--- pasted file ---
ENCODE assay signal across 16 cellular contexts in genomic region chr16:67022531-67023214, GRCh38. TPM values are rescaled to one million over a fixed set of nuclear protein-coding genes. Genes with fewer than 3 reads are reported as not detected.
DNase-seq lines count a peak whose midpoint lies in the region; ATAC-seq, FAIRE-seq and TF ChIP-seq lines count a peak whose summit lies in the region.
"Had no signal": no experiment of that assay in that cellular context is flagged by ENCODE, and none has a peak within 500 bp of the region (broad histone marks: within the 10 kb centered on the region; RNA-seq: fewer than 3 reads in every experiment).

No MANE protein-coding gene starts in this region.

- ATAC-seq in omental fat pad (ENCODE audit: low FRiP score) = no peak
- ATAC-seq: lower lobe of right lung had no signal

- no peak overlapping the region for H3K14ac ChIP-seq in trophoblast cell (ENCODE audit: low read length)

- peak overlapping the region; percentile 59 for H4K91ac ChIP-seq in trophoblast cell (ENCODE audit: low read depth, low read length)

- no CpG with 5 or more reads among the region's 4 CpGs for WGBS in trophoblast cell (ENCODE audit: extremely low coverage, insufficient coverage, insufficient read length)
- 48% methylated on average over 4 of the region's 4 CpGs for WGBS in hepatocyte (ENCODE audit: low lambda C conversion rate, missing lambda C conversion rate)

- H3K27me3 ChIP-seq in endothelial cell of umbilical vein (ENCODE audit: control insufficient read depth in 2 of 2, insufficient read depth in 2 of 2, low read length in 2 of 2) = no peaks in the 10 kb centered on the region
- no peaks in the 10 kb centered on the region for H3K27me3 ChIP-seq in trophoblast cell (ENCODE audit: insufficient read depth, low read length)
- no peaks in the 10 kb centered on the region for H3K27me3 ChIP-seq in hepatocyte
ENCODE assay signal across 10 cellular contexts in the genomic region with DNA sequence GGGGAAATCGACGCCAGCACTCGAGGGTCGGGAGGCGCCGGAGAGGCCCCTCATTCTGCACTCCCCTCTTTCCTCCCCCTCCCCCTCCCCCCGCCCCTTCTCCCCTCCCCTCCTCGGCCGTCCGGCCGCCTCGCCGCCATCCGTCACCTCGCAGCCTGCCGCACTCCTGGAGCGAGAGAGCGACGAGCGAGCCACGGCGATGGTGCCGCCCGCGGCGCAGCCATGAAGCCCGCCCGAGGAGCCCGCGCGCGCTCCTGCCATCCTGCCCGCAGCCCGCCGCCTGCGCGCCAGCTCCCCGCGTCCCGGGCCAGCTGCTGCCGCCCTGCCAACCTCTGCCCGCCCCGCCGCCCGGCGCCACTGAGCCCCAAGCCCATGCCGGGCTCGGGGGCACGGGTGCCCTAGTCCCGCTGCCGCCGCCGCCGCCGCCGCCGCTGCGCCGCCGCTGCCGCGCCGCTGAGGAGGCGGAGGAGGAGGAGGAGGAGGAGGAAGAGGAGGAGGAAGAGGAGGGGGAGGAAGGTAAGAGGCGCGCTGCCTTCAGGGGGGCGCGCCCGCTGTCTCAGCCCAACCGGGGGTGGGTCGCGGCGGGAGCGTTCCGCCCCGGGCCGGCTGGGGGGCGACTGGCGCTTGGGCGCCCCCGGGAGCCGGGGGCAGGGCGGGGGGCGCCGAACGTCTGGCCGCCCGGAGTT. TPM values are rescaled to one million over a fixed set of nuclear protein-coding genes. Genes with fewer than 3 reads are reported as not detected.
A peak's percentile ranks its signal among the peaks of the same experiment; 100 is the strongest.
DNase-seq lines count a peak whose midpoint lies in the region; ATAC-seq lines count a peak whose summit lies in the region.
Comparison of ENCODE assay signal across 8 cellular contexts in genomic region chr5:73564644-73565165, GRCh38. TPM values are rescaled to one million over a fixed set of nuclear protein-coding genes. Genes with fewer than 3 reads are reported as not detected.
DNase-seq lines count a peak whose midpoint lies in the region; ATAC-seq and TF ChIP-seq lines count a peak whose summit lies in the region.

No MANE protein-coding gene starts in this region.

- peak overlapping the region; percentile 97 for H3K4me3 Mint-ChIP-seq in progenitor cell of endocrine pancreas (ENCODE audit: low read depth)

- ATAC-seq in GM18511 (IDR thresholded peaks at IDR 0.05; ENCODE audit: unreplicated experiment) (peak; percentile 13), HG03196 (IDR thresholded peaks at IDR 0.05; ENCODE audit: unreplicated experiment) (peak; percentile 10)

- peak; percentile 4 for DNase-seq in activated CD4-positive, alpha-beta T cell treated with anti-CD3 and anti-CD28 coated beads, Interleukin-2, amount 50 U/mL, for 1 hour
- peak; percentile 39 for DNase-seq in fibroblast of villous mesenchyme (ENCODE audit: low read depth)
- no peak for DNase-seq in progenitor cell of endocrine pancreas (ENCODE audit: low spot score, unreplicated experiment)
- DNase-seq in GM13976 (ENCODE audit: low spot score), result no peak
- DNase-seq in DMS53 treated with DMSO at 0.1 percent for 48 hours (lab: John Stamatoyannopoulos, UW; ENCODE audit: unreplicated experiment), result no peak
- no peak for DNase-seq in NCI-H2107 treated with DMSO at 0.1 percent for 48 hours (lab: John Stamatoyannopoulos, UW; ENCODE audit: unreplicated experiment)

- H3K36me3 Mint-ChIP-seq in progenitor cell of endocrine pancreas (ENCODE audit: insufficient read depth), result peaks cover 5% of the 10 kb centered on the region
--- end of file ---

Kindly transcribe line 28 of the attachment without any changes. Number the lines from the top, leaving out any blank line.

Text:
- H3K36me3 Mint-ChIP-seq in progenitor cell of endocrine pancreas (ENCODE audit: insufficient read depth), result peaks cover 5% of the 10 kb centered on the region